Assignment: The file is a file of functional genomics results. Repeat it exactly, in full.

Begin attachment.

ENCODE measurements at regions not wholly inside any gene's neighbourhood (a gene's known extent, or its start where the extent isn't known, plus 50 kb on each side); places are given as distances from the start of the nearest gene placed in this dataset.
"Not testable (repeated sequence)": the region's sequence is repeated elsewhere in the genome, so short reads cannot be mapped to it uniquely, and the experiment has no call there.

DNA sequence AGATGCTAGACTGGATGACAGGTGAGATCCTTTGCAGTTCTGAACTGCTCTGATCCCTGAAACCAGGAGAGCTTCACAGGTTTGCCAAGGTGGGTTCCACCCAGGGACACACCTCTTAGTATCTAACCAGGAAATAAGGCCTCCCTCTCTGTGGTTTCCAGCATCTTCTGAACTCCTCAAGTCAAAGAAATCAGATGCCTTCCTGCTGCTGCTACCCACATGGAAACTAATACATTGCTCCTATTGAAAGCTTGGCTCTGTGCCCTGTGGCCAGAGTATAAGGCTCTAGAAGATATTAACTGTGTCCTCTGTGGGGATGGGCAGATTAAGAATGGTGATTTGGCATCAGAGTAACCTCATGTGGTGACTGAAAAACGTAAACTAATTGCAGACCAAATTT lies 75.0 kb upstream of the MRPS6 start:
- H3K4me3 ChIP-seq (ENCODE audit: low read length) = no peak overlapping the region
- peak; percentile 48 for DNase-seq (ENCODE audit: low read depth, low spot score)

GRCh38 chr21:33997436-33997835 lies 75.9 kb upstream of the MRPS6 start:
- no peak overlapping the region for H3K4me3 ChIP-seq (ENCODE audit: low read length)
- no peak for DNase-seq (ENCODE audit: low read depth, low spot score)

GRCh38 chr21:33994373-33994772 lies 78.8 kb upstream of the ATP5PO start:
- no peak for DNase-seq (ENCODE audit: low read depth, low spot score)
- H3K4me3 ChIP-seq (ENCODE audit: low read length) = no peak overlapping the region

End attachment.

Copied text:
ENCODE measurements at regions not wholly inside any gene's neighbourhood (a gene's known extent, or its start where the extent isn't known, plus 50 kb on each side); places are given as distances from the start of the nearest gene placed in this dataset.
"Not testable (repeated sequence)": the region's sequence is repeated elsewhere in the genome, so short reads cannot be mapped to it uniquely, and the experiment has no call there.

DNA sequence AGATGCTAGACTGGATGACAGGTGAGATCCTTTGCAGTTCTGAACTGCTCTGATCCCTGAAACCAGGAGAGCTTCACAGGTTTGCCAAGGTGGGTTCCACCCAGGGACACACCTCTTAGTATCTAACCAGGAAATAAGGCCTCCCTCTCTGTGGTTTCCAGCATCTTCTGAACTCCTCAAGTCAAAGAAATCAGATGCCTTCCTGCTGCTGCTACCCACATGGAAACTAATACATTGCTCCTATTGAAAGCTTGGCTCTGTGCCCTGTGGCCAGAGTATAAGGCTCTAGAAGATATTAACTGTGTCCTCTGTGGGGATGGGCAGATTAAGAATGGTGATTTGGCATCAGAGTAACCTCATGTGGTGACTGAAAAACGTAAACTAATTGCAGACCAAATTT lies 75.0 kb upstream of the MRPS6 start:
- H3K4me3 ChIP-seq (ENCODE audit: low read length) = no peak overlapping the region
- peak; percentile 48 for DNase-seq (ENCODE audit: low read depth, low spot score)

GRCh38 chr21:33997436-33997835 lies 75.9 kb upstream of the MRPS6 start:
- no peak overlapping the region for H3K4me3 ChIP-seq (ENCODE audit: low read length)
- no peak for DNase-seq (ENCODE audit: low read depth, low spot score)

GRCh38 chr21:33994373-33994772 lies 78.8 kb upstream of the ATP5PO start:
- no peak for DNase-seq (ENCODE audit: low read depth, low spot score)
- H3K4me3 ChIP-seq (ENCODE audit: low read length) = no peak overlapping the region